5. Absorption and Bioconcentration

  1. Ian J. Tinsley

Published Online: 2 JUN 2004

DOI: 10.1002/047166717X.ch5

Chemical Concepts in Pollutant Behavior

Chemical Concepts in Pollutant Behavior

How to Cite

Tinsley, I. J. (2004) Absorption and Bioconcentration, in Chemical Concepts in Pollutant Behavior, John Wiley & Sons, Inc., Hoboken, NJ, USA. doi: 10.1002/047166717X.ch5

Author Information

  1. Oregon State University, USA

Publication History

  1. Published Online: 2 JUN 2004
  2. Published Print: 1 JUN 2004

ISBN Information

Print ISBN: 9780471095255

Online ISBN: 9780471667179



  • absorption;
  • skin;
  • gills;
  • intestine;
  • roots leaves;
  • octanol/water partition coefficient;
  • pKa;
  • biomembrane;
  • passive diffusion;
  • ion trap mechanism;
  • root concentration factor;
  • bioconcentration;
  • biomagnification;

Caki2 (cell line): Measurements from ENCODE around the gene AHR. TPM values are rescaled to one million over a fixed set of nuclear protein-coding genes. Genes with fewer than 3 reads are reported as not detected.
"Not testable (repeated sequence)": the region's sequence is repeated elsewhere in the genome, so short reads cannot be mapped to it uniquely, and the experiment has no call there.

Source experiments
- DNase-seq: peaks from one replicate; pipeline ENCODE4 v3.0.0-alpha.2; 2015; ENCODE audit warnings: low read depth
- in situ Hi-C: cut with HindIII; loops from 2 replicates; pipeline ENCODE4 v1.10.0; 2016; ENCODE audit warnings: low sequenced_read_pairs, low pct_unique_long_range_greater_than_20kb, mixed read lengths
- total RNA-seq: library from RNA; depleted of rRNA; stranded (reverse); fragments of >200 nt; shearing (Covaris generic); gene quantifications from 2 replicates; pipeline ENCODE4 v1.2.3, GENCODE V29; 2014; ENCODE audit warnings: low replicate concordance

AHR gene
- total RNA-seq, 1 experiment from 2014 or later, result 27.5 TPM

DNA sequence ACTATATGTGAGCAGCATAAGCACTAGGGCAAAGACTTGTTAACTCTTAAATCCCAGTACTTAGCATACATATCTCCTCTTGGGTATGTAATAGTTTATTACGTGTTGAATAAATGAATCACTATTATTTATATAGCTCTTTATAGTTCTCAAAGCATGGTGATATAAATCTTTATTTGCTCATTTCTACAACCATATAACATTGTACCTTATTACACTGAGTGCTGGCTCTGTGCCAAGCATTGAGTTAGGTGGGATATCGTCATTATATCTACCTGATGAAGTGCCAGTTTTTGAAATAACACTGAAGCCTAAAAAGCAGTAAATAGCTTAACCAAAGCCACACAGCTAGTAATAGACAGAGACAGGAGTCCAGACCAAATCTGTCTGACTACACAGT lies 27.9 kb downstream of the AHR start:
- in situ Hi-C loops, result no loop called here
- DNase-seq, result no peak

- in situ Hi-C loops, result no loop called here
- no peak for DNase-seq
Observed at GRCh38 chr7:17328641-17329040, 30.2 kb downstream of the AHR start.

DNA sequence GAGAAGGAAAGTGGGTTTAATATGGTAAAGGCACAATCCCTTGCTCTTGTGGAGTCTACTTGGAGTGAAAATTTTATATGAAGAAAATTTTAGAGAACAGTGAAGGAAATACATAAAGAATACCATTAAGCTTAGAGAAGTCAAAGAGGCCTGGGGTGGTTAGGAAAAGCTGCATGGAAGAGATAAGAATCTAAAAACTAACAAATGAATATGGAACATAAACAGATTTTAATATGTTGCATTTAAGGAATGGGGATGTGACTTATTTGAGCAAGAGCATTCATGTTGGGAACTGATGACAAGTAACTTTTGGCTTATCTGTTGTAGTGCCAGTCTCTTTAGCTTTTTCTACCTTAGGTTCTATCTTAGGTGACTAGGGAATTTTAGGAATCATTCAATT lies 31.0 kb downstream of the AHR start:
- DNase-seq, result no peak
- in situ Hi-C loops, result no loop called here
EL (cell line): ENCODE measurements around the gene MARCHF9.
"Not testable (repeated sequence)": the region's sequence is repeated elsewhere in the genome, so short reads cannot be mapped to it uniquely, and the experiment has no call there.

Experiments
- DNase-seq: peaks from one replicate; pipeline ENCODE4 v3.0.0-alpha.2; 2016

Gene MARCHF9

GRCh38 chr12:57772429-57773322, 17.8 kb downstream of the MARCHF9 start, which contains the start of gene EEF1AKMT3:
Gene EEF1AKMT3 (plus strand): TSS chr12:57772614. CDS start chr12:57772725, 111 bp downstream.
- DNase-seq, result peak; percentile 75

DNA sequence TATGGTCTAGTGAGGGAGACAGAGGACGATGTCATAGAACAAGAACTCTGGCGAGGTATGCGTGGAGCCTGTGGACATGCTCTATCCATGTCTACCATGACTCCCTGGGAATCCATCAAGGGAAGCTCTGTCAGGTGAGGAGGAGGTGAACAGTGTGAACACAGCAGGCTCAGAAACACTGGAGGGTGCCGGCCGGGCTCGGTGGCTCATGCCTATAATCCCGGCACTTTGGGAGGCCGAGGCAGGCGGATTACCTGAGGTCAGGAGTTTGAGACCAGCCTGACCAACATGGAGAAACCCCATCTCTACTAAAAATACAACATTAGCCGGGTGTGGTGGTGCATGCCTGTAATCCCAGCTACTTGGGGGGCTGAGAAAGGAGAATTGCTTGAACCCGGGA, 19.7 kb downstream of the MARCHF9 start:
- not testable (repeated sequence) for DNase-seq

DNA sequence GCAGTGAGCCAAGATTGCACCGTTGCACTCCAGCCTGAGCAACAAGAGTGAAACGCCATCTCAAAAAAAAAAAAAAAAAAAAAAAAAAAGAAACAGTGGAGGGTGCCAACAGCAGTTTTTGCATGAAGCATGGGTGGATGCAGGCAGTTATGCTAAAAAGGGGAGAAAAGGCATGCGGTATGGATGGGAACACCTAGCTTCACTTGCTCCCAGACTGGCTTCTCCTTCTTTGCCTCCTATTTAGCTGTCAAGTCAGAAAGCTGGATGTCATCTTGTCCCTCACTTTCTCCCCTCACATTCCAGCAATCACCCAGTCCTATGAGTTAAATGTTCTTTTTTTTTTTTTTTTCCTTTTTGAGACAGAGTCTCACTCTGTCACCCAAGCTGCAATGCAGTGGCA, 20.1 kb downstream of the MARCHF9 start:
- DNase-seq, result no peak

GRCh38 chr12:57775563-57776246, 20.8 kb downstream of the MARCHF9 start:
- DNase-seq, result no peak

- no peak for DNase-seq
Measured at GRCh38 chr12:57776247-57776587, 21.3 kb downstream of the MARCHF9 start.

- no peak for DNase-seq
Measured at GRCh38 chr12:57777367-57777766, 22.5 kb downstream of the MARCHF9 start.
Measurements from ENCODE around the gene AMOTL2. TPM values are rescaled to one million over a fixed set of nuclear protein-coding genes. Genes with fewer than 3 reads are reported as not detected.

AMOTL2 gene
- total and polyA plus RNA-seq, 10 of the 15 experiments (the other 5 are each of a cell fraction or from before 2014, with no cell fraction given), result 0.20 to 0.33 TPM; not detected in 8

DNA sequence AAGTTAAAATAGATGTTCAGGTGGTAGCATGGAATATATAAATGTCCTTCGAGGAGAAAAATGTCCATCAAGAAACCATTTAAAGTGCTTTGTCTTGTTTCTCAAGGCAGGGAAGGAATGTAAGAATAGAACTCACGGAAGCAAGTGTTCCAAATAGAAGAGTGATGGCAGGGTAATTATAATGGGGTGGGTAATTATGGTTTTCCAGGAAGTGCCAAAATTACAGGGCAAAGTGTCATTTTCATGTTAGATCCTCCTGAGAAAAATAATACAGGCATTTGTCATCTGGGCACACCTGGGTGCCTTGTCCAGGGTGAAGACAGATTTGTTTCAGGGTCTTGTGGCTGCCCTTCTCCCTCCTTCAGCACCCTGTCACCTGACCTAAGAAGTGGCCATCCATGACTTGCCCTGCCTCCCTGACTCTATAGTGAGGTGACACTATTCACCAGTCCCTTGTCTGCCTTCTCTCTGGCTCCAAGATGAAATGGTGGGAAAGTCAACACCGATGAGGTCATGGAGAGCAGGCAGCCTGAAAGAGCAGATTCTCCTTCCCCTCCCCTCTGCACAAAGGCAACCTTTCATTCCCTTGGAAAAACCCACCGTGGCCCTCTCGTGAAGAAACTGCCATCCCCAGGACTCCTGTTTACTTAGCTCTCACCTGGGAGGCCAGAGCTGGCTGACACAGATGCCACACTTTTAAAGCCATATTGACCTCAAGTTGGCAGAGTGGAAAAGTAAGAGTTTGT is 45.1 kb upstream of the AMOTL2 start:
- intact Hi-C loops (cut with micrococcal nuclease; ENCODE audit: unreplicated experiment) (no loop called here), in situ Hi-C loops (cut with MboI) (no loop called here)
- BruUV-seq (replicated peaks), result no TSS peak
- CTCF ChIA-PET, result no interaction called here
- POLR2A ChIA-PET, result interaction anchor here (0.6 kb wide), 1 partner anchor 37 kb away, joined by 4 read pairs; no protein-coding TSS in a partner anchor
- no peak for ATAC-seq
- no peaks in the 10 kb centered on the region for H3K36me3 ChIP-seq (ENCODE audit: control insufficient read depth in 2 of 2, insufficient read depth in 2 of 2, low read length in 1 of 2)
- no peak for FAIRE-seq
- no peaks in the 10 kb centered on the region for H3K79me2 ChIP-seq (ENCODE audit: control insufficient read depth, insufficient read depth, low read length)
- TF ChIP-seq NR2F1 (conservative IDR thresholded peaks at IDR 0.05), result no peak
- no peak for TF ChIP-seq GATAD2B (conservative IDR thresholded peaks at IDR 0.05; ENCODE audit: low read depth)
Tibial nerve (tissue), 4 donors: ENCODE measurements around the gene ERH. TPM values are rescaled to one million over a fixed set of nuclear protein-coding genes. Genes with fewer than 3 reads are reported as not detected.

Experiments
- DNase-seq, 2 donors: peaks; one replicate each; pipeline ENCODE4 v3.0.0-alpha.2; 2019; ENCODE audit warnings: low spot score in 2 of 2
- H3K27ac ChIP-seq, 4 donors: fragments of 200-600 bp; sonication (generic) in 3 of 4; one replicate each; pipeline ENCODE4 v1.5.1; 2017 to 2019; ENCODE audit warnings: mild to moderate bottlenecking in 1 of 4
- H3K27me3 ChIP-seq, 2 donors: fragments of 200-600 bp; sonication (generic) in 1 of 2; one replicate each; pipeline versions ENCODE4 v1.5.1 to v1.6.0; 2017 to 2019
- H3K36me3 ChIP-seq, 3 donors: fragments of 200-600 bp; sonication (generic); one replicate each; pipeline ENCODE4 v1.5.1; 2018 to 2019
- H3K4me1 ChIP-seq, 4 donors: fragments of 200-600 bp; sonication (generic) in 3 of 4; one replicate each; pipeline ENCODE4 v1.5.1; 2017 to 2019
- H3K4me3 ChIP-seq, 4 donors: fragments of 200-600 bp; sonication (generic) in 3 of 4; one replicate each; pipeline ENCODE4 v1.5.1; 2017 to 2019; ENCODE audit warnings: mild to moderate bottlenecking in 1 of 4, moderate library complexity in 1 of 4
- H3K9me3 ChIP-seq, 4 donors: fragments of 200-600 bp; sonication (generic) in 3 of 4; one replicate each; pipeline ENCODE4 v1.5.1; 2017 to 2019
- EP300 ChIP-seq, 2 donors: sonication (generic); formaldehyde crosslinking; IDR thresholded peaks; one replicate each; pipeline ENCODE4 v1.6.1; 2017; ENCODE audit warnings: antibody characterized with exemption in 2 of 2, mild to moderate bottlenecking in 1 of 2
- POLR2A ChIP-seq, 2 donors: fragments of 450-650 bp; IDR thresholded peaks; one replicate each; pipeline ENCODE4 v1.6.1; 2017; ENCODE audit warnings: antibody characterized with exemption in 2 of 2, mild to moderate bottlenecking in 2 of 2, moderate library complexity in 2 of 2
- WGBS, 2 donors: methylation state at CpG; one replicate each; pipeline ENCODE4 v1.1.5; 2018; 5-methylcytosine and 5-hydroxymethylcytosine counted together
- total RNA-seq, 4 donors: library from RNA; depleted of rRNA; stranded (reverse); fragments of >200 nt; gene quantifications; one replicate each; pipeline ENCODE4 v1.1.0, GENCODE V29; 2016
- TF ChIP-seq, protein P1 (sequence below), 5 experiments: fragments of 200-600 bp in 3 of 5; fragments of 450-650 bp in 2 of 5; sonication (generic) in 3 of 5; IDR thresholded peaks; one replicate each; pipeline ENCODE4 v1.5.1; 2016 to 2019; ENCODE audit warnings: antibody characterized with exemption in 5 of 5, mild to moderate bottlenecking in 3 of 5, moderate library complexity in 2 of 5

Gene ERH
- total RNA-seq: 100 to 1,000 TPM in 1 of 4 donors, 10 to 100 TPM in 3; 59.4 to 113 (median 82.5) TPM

• bioconcentration factor


Passive diffusion is the primary mechanism by which organic compounds move into an organism across a biological membrane. The rate of uptake depends on the hydrophobic character of the compound usually indicated by the octanol/water partition coefficient. pKa of acids and bases in relation to the environmental pH also affect uptake. With very hydrophobic compounds the rate appears to be limited by the concentration gradient across a water barrier adjacent to the membrane. Absorption through gills, skin and intestine is discussed along with the effect of pH differentials across the membrane. Movement through roots and leaves is reviewed and in the latter case the relation between adsorption and absorption is developed. Interesting differences among plant species are noted. Bioconcentration in aquatic biota is related to the octanol/water partition coefficient and the influence of dissolved organic matter and length of exposure reviewed. Uptake from sediments is also discussed.